Samsung also joined the party with the Samsung Gear VR, produced by Oculus, a dedicated headset, with a connector, that allowed only Samsung phones to be connected, and when so, triggered the Samsung VR app. This also proved to be an ‘expensive sport’ as the flagship Samsung S6 that was being branded as compatible with the new Samsung Gear VR glasses went for almost $700 and the Samsung Gear VR, if you hadn’t got a deal and got them together, went for as high as $120 at the time. This meant that you needed to spend more than $800 to enjoy mobile VR, which was still in the early adopters phase.

Things seemed good for mobile VR, as it was beginning to be frequently used for marketing purposes, and for exhibition displays. Even Google joined the proper headset game, when they released Google Daydream View.

Then in October 2019, disaster. Both officially, and unofficially, Phone based VR had ended. You could still order a custom app made for you, and Unity, or a similar engine would produce an .apk file for you to install on your device (or upload to the Play Store) but Daydream was no longer up to date, as no new phones supported it, which lead people to believe that Google had abandoned the project. Samsung also hadn’t released a new Gear VR for two years, despite shipping a total of more than 5 million units just in the first year. Up until now Samsung hasn’t stated officially that the project was put on hold or discontinued. But as the headset is made by Oculus, Oculus’ CTO John Carmack, stated that that VR device’s days are numbered.


The future for VR in general though is much brighter than it is for mobile based VR. the PC based headsets are coming out and have good reception with users. But PC based VR has always been in its own league when quality is concerned. The thing that is replacing mobile based VR is the new ‘Standalone VR’ headsets.

Google has replaced their aforementioned Daydream View, for the ‘Daydream Standalone’. HTC is giving it a go with the HTC Focus, Lenovo brought out the Mirage Solo (this one’s powered by Google’s Daydream) and of course, we’ve saved the best for last, Oculus has two main players, the Oculus GO, and their flagship Oculus Quest. The last two cost $150 & $400 respectively.

As these do not require you to be separated from your phones, waste their battery, and generally are optimized specifically for VR, people just accepted them, and are fonder of them then mobile VR. The Standalone VR headsets might just be what the overall market needed to go and transfer the consumers, and ‘trigger’ the early majority to kick in and drive the market to a peak.


Early Adopters


We won’t dwell to deep here. We’ll just be mentioning a few key players in the Mixed Reality, MR, market.

Why not start with the biggest of them all? Microsoft.

People might still not be fully aware of it, but there is a whole part of Windows dedicated to MR. The Windows Mixed Reality Platform. This consists of dedicated VR headsets and titles, but it also has exclusives for Microsoft’s flagship MR device, the HoloLens (well actually the HoloLens 2).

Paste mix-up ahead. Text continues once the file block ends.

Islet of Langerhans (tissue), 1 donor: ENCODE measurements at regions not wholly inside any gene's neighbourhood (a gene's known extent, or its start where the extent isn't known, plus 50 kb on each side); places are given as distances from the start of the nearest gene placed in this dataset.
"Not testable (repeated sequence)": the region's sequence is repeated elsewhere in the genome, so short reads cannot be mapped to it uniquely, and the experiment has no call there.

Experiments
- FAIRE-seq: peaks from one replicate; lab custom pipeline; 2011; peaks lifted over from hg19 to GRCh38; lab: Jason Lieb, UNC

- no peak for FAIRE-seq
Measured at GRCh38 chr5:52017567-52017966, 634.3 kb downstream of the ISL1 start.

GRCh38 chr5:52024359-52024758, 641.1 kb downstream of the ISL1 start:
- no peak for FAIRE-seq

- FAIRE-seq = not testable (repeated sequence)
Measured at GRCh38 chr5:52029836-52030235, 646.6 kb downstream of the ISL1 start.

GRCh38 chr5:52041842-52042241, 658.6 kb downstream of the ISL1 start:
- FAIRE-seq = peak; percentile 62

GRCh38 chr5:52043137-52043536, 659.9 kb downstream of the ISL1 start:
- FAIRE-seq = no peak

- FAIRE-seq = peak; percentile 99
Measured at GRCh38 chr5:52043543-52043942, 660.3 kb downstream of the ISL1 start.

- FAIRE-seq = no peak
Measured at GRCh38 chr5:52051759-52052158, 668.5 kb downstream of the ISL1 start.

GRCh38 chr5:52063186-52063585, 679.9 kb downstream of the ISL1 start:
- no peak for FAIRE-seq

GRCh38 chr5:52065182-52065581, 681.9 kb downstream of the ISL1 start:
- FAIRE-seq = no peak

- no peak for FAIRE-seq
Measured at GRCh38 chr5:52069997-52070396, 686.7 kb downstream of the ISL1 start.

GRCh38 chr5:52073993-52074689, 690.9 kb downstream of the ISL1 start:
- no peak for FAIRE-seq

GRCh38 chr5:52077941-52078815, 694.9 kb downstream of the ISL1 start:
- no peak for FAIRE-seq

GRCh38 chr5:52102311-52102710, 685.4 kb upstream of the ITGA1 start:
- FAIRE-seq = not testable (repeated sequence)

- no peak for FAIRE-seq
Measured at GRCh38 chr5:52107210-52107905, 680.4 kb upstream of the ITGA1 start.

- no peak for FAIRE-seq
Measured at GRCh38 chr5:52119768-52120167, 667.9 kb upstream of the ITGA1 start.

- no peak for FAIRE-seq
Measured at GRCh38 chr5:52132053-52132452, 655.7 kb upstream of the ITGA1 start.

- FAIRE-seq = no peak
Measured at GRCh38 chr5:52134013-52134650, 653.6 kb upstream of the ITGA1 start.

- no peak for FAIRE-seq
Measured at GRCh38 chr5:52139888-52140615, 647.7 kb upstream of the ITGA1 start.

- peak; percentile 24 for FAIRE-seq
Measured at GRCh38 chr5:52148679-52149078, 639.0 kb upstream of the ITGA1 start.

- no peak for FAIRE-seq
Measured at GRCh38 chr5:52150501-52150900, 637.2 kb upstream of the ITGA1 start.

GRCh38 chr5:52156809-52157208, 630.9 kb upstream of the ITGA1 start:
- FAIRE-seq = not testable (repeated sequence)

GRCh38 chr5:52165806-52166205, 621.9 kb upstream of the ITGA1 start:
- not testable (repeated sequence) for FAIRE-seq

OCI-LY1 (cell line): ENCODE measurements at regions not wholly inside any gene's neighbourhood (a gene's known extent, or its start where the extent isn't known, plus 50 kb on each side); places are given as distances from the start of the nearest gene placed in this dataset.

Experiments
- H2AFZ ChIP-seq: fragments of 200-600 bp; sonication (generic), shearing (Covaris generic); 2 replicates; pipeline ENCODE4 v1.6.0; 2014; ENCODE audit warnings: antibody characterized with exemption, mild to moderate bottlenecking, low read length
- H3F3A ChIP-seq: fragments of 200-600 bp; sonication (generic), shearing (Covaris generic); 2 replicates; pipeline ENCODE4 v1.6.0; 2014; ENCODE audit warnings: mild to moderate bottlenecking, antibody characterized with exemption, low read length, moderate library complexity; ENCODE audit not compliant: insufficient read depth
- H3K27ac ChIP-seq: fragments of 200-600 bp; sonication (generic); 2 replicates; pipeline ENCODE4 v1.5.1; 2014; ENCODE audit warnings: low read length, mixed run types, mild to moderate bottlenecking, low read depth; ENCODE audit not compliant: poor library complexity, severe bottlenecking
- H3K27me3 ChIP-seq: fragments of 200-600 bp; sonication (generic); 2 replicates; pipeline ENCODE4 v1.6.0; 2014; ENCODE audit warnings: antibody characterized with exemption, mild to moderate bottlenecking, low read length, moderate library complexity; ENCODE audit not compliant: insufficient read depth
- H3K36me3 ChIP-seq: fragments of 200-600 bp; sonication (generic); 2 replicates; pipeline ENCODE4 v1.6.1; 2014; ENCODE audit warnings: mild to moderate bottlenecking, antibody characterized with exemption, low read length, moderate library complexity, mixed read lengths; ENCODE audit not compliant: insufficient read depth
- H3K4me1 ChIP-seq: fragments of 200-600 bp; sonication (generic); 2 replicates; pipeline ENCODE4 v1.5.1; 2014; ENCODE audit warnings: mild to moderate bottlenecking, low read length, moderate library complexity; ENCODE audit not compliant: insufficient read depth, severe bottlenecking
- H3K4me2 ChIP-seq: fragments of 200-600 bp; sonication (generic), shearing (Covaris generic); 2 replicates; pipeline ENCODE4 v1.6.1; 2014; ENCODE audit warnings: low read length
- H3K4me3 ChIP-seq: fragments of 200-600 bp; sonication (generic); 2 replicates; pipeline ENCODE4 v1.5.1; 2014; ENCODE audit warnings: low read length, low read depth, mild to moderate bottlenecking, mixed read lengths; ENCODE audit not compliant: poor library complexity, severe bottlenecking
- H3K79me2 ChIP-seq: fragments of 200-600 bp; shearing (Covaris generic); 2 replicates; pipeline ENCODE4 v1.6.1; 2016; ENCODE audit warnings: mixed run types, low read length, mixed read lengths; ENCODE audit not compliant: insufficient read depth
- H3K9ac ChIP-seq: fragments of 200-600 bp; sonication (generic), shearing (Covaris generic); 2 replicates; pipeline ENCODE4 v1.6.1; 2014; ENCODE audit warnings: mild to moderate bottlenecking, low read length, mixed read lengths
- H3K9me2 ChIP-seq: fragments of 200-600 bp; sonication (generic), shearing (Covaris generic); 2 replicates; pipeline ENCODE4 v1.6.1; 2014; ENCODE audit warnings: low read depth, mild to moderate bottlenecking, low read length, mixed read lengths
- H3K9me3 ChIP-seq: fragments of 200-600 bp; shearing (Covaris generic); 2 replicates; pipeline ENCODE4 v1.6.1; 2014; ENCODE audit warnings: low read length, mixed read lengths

But arguably the biggest name in Mixed Reality is Magic Leap. The company that patented and released a novel technology for presenting holograms needed for proper MR, it only recently released its product, the Magic Leap 1, but it began hitting the headlines when the big names started to fund it out of the blue. After the most recent funding round (December 2019) it raised a totally unreal $2.6Bn! Some of their investors include Google, Alibaba Group, and AT&T.


VR is still young, 4 years ago, nobody really cared, then there was an initial craze for it, with everyone throwing everything at it, before natural adoption took place. Now things have settled down, and we are in for a steady growth phase. The invisible hand of the market has spoken (or has it moved!?) and it pushed mobile based VR away, and brought us standalone VR headsets, even better PC based VR, and it brought magic to life with Mixed Reality.


Early Majority


TAC 25%

If the numbers are right, and they tend not to lie, with AR, VR & MR as technology adoption is concerned, we are heading into the Early Majority, and it is unclear how long it is going to stay there, as there are more innovations on the way, and even more drivers for true mass adoption. The great thing is that according to Professor Everett Rogers’s curve, the entire market is only at, or slightly above 25% of total market share, which means there is a lot more room for growth, innovation, new devices, new ideas, new use cases, well we could go on and on. We’ll leave you with the following, as one optimistic indicator for 2020 and beyond. It’s not by accident that Gabe Newell and Valve are stepping into the Half Life territory once again, and are taking it straight, and exclusively to VR!